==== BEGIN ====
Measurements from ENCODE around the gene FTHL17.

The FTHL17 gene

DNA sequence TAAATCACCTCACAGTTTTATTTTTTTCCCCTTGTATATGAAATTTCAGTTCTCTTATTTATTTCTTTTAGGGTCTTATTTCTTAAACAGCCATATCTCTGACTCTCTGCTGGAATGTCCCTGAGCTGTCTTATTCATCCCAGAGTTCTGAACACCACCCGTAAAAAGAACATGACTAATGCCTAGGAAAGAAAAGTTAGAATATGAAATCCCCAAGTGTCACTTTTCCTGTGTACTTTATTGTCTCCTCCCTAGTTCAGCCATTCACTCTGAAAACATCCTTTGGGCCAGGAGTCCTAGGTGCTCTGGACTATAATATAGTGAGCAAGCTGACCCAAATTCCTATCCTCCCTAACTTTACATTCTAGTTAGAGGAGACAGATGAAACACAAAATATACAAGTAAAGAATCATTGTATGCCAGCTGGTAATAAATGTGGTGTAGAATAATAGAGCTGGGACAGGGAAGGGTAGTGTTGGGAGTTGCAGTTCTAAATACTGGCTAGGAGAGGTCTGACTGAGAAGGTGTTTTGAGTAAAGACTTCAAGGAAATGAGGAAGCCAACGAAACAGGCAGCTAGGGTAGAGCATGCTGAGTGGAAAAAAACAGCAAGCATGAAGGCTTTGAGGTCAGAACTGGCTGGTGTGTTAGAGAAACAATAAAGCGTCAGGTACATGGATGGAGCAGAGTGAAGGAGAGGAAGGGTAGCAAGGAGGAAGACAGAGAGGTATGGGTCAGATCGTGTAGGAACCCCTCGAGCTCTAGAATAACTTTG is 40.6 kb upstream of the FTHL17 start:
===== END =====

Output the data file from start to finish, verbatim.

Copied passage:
Measurements from ENCODE around the gene FTHL17.

The FTHL17 gene

DNA sequence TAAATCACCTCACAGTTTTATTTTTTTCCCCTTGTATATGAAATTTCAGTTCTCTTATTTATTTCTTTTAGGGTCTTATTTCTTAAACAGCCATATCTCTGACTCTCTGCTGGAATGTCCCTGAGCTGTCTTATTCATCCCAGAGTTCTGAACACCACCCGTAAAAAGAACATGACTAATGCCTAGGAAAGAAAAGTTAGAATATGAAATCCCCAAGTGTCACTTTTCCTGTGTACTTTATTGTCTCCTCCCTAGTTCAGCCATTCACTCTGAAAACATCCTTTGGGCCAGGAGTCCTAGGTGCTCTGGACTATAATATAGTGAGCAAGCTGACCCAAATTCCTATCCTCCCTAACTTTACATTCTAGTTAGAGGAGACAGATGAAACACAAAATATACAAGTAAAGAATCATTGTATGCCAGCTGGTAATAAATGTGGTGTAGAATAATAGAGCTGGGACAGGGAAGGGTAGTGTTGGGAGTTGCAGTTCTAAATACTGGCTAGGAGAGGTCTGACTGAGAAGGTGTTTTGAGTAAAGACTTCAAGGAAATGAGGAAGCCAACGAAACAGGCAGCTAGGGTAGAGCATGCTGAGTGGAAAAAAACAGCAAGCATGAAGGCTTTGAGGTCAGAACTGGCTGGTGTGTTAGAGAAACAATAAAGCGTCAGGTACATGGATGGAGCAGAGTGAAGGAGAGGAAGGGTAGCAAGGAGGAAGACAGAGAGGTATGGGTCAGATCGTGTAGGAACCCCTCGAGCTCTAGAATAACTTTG is 40.6 kb upstream of the FTHL17 start: